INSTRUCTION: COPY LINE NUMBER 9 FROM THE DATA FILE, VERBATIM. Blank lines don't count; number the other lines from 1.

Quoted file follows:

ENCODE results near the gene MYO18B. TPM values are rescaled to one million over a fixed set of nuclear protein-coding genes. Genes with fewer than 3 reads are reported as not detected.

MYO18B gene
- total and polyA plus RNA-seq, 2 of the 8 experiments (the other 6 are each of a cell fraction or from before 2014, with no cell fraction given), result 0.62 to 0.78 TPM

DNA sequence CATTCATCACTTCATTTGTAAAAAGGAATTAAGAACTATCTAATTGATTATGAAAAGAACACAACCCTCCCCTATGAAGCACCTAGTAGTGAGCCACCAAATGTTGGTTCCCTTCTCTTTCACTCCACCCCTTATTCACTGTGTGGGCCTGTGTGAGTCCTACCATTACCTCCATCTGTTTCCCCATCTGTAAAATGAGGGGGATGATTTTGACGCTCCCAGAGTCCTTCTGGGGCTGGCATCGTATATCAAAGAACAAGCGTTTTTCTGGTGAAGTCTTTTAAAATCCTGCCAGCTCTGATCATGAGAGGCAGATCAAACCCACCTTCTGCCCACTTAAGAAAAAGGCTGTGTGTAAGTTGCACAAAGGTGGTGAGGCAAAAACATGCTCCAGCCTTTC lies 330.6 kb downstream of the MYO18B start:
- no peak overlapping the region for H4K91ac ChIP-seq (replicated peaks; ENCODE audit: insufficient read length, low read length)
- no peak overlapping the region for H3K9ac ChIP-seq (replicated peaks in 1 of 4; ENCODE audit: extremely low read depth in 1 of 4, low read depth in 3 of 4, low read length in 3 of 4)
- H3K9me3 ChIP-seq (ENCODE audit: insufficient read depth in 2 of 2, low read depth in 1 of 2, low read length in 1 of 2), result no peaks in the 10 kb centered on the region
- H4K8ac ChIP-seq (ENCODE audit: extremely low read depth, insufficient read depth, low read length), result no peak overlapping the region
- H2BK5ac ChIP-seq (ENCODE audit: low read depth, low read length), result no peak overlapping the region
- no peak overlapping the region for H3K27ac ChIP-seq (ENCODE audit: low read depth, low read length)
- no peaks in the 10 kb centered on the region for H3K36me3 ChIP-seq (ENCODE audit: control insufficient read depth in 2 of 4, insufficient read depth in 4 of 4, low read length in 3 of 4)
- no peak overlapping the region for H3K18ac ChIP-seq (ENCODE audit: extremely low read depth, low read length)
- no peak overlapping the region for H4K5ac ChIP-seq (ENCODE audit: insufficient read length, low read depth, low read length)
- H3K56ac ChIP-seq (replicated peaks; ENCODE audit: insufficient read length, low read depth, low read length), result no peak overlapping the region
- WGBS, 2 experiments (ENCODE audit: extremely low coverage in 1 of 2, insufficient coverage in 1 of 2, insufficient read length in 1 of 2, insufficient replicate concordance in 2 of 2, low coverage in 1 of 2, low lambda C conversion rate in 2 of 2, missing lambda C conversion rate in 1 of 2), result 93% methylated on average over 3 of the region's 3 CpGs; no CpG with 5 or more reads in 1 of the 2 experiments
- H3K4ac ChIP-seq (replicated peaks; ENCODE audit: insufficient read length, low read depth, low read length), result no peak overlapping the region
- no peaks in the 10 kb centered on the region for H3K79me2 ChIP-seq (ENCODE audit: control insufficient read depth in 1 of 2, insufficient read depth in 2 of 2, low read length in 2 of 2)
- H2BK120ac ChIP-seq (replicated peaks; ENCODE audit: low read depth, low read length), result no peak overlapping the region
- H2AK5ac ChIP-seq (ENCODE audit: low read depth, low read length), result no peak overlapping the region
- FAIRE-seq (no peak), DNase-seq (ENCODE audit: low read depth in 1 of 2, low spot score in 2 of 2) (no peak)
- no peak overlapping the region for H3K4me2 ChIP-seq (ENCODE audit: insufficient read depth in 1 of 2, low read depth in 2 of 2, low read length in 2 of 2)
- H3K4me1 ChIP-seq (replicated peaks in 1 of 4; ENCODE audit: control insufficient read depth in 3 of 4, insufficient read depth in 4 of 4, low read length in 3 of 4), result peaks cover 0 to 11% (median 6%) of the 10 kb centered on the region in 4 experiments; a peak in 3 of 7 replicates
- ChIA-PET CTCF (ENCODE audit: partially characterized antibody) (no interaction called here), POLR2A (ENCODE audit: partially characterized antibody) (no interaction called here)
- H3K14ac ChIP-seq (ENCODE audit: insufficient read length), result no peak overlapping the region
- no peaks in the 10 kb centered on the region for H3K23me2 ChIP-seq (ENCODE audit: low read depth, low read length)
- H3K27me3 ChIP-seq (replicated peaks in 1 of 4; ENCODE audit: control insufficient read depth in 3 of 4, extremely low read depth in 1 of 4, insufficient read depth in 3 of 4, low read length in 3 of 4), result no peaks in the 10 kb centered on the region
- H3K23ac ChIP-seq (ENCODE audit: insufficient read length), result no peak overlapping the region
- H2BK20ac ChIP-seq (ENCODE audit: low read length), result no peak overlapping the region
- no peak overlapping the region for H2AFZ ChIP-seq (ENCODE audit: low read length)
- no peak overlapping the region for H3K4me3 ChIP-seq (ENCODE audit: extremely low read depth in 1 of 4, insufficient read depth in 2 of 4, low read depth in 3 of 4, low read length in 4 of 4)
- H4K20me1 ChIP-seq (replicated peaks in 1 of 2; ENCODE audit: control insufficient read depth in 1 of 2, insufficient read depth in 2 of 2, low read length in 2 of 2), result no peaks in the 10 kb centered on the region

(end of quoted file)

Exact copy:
- H2BK5ac ChIP-seq (ENCODE audit: low read depth, low read length), result no peak overlapping the region